Here's the transcription of our conversation
RVB: Hello everyone. My name is Rik - Rik Van Bruggen from Neo Technology, and here we are again recording another podcast session. Today I am joined by Nigel Small all the way from the UK. Hi Nigel.
NS: Hello Rik.
NS: How are you doing?
RVB: I'm doing very well, and you?
NS: Yeah, not too bad. Thank you.
RVB: The sun is shining over here. I hope it is over there as well.
NS: It's pretty bright here as well, actually.
RVB: Fantastic. Nigel, welcome to the podcast. We always talk about a couple short things here. The first thing is, who are you?
NS: Well, Nigel Small [chuckles]. I joined Neo Technology last year - last August. And that was after being a groupie for about three years prior to that. I built one of the python drivers, so I've been hanging around the community for some time, gathering uses for the driver and gradually getting more and more into the database itself.
RVB: Absolutely. Well, You know the py2neo is very popular it seems, right? That's a--
NS: It's definitely become a lot more popular than I ever expected. It kind of fell out; it was an accident really but [laughing] it's become reasonably successful. I'm quite pleased.
RVB: Fantastic. Would you mind telling us a little bit how you got into graphs? And why you got into graphs and, of course, why do you get into py2neo?
NS: All right. Well, it all started due to Jim Webber.
RVB: Oh, no. Not Jim again.
NS: Yes. His name keeps cropping up. I worked with Jim briefly when he was consulting in a previous life, and we stayed in touch, and I remember having a conversation with him at some point about databases and him telling me that the odd relational type of table-based databases were a bit passé and I needed to look at [chuckles] these graph databases. So, having no knowledge really of what these were and no knowledge of graph theory at all - it's not something I'd ever come across - I spent some time looking into it and decided to try to apply it to my family tree, which was a hobby of mine at the time. So I started looking at how I could store some of my family tree data into a graph. Python was the language which I enjoyed using anyway, from a hobby point of view. So played around with the REST interface which was quite new at the time. Wrote a few bits of python code to get some data in and out and ended up getting rather distracted on the mechanism for actually putting data in and out and forgot about the family tree side of it [chuckles]. And ended up developing those bits of code into what's now py2neo.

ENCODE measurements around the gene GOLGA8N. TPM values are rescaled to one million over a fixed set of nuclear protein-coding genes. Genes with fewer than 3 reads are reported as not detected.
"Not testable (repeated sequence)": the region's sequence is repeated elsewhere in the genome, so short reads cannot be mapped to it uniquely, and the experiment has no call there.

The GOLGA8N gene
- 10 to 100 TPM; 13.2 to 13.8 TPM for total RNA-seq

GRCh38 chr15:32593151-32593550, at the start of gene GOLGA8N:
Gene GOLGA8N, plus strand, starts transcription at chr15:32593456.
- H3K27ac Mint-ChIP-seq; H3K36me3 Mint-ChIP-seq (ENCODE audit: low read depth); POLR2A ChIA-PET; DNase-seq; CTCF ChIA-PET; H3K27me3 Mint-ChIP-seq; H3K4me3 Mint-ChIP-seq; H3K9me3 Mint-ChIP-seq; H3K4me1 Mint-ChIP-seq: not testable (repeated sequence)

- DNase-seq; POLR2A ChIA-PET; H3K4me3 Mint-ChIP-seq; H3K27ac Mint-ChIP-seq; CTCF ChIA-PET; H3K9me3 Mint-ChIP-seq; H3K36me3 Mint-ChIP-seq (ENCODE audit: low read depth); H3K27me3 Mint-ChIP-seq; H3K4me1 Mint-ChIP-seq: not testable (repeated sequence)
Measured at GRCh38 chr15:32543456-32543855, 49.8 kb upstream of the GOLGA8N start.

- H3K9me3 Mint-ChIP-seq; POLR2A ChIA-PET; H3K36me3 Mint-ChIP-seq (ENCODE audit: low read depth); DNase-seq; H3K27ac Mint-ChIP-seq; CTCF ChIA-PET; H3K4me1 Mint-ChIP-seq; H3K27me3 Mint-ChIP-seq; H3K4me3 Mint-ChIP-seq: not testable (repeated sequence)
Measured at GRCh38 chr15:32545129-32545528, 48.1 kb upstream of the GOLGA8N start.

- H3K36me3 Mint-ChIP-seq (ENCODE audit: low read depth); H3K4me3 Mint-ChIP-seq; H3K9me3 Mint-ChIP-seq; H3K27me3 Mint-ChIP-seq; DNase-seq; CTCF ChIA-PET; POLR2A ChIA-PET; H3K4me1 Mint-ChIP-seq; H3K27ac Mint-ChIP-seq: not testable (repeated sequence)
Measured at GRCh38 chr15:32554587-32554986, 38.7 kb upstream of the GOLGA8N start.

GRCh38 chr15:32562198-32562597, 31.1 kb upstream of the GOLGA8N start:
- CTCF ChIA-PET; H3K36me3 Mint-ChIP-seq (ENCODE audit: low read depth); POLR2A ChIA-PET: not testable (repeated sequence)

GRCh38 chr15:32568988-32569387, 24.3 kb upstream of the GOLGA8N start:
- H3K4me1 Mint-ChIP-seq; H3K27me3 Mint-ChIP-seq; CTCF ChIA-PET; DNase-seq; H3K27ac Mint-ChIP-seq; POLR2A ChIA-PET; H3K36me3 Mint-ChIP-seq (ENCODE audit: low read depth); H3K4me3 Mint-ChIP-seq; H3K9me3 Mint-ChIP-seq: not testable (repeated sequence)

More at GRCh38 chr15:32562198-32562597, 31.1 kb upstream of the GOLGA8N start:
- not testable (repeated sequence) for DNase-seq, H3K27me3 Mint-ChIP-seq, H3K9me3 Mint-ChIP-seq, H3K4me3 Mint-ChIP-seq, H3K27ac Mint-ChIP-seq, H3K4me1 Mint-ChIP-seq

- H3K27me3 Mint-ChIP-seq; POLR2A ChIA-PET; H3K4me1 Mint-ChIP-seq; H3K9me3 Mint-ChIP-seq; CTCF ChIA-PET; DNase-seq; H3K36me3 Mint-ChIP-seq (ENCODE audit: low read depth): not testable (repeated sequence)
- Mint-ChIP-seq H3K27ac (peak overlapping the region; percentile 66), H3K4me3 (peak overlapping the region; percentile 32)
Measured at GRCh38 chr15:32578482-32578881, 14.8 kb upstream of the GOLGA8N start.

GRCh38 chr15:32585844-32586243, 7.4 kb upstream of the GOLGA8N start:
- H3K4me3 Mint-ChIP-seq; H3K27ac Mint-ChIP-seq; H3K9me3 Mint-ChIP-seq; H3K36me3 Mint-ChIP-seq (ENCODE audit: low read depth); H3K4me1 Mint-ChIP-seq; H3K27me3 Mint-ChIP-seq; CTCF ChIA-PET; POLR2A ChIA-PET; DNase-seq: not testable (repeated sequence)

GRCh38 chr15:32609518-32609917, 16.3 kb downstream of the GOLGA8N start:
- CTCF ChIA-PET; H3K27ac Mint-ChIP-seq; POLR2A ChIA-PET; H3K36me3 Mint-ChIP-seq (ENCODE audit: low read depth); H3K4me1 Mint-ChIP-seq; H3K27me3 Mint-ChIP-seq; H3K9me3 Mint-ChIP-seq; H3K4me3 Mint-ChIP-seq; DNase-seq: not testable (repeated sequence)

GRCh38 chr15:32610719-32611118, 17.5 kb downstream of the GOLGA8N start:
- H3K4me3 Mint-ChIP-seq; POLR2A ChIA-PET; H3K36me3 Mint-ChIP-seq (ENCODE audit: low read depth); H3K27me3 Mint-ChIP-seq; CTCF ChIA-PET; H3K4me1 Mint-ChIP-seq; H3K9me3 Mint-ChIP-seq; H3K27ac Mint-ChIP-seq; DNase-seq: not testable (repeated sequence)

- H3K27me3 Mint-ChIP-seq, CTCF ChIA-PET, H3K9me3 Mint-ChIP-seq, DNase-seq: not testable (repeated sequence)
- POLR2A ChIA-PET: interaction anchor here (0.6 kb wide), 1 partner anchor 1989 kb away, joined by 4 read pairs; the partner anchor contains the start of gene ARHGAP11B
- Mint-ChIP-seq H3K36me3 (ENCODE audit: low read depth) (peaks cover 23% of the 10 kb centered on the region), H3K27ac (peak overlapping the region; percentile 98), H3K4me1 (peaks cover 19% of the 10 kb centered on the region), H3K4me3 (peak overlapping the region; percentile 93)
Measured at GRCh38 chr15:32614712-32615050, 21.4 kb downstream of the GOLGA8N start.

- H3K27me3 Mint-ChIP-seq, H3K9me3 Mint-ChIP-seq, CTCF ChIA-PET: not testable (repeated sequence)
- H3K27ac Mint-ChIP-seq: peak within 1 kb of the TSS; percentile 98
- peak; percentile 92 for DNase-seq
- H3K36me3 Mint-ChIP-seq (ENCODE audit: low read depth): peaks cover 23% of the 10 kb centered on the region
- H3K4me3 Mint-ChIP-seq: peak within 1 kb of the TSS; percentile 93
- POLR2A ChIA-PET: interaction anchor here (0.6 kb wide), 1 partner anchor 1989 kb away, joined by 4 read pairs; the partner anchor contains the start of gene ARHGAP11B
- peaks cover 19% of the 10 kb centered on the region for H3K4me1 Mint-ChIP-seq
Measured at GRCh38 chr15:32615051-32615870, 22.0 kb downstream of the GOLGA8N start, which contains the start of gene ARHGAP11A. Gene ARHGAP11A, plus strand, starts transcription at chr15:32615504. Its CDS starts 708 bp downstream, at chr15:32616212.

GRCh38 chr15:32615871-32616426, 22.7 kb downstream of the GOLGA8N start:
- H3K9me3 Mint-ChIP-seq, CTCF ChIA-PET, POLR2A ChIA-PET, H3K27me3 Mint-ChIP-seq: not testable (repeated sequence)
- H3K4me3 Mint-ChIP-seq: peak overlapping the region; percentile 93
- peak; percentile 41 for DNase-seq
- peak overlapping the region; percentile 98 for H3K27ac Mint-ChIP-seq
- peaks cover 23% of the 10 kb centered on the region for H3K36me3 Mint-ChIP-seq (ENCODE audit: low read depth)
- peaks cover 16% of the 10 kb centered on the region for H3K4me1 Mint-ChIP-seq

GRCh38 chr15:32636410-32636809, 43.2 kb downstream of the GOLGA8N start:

RVB: Oh, wow. So it's basically a wrapper around the REST API that you built, right?
NS: Exactly. Yeah. It's--
RVB: What's called the language driver.
NS: Absolutely. One of the early ones. I think because the REST interface was reasonably new at that time, I was one of the early pioneers I think of writing drivers.
RVB: It's called a guinea pig, Nigel [laughter].
NS: [laughter] It's been rewritten several times since to correct a lot of the errors I made in the early days.
RVB: Oh, okay. So what do you like about working with the graph database? At the first instance, what attracted you?
NS: I think the fact that it was something different. It was good to get my head in something that was a lot different to anything else I'd used before. I'd worked very heavily with databases for some time. I'd worked as a DBA and programmer for about 15 years prior to that. But had only ever been exposed to standard tables. So it was nice to get my head in something else and see what it was like. It was a challenge to start with. Because as I say, I knew no graph theory at all. Didn't really, at first, see quite how this was going to apply to the vast majority of data that I'd ever worked with before, because I was still thinking very much in tables. It took quite some time to undo everything that I already knew and reapply it to graphs. But now I think I'm looking around at most bits of data-- I was recently putting together some political data for a session that I'm doing and realising that it actually fits very, very naturally when you're talking about politicians who belong to a particular party and who stood in a particular election. All of those things are very much objects you can represent as notes with relationships between them. And a graph now feels very natural for most kinds of data modelling.